Homosexual Teacher Threatened. Police had to be called to the Butwal Multiple Campus to subdue students who had gotten out of control and were threatening to manhandle a teacher who had been accused of a homosexual assault on one of his students. The teacher, who fainted in the campus complex, had reportedly not regained consciousness even 30 hours after the incident. (Kathmandu Post, February 26; Rising Nepal, February 27)


Maad People Disease. A mysterious disease that the local people call "maad" has taken the lives of 111 people in the far west hill districts of Achham and Bajura. The sickness is said to start with coughing, cold and fever, and is particularly fatal to old people and children. The government has been slow to react, claiming that it had not received official word of it for two months. The disease spread, according to reports, because there was no medicine in the area and no qualified health workers to administer treatment. The only available treatment, according to local residents, has been through witch doctors. Now, however, a team of health assistants and doctors has been sent to Jajarkot, Achham and Bajura, accompanied by the Minister of Health, Arjun Narsing KC. The Ministry later reported that the disease is now under control. "It had been apparent after the on-the-spot inspection," he said, "that the spread of the disease was unnecessarily sensationalized by adding that death cases [from other causes?] also to the list of those who died of the disease in question." (Kathmandu Post, March 19, 28; Rising Nepal, March 31 )

Pill Substituted. Ram Bahadur Praja has no health training and is described as a "peon." Yet for the last five months, he has been single-handedly manning the Raksirang Health Center in Makwanpur in south central Nepal. When a woman came in suffering from gastroenteritis, Praja gave her a family planning pill. "It is not good to disappoint those who make it to the center in the hope of living," he said. "There was no other medicine. I therefore gave her the pill although it was for family planning." Experience had taught him that one such pill will do her no harm. (Rising Nepal, March 6)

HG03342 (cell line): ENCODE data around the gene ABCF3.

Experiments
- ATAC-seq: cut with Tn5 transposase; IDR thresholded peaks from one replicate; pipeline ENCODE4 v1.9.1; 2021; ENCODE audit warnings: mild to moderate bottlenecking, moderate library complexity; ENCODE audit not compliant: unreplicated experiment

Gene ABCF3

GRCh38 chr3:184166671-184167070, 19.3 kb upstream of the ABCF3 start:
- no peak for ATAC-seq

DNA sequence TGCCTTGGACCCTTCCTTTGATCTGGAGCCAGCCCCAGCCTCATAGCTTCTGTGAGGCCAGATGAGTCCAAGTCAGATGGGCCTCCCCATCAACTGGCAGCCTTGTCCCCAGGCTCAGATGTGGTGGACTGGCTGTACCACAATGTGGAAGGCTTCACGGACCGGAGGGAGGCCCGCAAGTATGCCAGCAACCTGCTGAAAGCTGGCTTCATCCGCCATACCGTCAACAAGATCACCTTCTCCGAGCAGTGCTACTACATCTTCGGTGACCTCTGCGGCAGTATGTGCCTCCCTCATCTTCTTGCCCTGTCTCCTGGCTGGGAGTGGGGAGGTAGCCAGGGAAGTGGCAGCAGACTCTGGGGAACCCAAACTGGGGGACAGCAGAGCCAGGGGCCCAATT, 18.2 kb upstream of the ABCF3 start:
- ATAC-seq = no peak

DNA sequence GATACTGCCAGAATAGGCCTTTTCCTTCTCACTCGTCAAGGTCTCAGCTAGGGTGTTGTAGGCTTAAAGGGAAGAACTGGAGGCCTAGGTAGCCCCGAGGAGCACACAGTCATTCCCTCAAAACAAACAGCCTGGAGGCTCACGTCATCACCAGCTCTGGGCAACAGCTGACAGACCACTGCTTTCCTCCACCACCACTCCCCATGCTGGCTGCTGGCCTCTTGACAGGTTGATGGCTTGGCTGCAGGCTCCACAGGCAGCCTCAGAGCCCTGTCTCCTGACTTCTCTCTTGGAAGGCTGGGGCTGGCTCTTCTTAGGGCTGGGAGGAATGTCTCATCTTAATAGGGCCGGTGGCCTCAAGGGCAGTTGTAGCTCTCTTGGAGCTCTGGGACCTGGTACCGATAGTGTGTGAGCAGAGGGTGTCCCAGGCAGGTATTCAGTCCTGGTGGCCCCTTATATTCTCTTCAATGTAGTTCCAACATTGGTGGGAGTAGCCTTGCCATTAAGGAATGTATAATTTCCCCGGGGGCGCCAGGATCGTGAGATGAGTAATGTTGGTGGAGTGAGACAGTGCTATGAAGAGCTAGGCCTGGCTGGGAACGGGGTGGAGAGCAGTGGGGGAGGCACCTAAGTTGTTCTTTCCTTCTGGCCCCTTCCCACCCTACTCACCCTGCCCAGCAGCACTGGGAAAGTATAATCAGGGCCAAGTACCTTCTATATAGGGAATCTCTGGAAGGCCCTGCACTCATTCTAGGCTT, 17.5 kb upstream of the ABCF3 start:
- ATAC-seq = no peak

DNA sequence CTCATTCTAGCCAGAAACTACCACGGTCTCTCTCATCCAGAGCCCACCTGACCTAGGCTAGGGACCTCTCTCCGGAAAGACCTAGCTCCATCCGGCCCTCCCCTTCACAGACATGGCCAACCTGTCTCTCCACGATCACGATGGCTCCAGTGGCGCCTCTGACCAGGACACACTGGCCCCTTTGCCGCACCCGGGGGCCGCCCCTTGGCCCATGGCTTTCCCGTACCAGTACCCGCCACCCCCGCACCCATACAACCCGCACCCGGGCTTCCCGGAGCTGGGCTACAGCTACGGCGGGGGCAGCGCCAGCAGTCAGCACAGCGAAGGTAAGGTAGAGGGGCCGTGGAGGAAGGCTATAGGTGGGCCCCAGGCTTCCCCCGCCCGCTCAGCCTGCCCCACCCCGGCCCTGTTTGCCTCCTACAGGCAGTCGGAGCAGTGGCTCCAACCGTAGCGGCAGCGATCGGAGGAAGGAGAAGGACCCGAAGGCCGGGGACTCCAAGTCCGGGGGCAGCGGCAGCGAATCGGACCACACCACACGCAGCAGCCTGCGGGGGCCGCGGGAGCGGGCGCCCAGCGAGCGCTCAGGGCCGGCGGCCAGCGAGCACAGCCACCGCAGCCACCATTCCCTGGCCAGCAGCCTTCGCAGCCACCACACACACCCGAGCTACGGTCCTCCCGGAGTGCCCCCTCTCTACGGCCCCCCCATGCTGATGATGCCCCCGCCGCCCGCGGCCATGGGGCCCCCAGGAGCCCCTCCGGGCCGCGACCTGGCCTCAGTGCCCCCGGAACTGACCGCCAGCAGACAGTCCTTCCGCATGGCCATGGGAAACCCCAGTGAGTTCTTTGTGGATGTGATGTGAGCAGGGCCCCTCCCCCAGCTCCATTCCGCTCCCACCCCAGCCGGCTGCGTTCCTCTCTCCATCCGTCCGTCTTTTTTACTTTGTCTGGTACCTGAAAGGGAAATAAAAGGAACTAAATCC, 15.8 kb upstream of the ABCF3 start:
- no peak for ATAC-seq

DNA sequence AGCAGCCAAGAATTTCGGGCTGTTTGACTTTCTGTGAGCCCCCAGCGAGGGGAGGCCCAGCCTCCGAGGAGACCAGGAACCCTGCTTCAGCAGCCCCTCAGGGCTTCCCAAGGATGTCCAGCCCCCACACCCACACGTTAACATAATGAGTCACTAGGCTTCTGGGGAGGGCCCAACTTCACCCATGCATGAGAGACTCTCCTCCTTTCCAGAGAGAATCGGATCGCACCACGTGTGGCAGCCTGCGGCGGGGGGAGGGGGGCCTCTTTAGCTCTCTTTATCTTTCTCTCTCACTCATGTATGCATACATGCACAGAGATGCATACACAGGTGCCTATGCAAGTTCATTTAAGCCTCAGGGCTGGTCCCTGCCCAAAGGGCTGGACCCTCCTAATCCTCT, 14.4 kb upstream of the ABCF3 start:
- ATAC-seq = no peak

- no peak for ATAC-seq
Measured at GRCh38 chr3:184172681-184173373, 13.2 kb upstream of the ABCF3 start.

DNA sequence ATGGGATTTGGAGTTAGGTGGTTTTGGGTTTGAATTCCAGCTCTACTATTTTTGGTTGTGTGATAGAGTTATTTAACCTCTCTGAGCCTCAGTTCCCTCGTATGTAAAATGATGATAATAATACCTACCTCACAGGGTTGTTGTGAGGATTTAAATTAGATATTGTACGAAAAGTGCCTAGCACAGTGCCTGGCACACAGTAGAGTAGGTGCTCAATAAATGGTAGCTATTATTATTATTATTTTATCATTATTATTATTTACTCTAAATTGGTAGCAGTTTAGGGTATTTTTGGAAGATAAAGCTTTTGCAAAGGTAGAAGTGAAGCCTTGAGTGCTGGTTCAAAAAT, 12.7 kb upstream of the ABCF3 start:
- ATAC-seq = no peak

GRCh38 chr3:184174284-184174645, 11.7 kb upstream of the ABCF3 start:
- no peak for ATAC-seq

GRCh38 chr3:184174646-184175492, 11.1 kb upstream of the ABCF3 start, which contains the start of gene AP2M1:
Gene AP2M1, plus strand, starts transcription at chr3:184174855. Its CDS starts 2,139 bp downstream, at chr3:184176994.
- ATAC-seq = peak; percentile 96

Lovesick Students Fail Exams. Why do high school students flunk exams? Something called the Milan Research and Counseling Center of Kuleswor asked 646 students in 62 districts of Nepal about this and learned that the main cause (more than 47%) was unreciprocated love. Bad omens were also cited, as well as dumb teachers, the interference of household duties, and the distracting allure of radio and television. A relatively small number blamed friends and peer pressure for their failure. More than 30% did not seem to mind admitting that their problem was that they had low IQs. (Rising Nepal, February 22)


Tourist Attacked in Nagarkot. An unidentified foreign tourist was attacked with a sharp weapon by unidentified assailants weapon as he was walking alone in the forest of Nagarkot, in the hills above Kathmandu. Two members of the Lions Club of Kathmandu and a captain of the Royal Nepal Army helped get the tourist to hospital. The Lions Club has expressed its concern that such incidents may adversely affect tourism trade in Nepal. (Kathmandu Post, March 30)

False Promises. Police have arrested an Italian citizen identified only as Mr. Di Marchi who was found to have illicit relationships with Nepalese girls "under the pretext of getting married with them." Nude photos along with "evidence of being involved in sexual activities" has been recovered from the suspect's room at the Lotus Guest House in Thamel. Mr. Marchi is said to be a journalist. (Rising Nepal, April 10)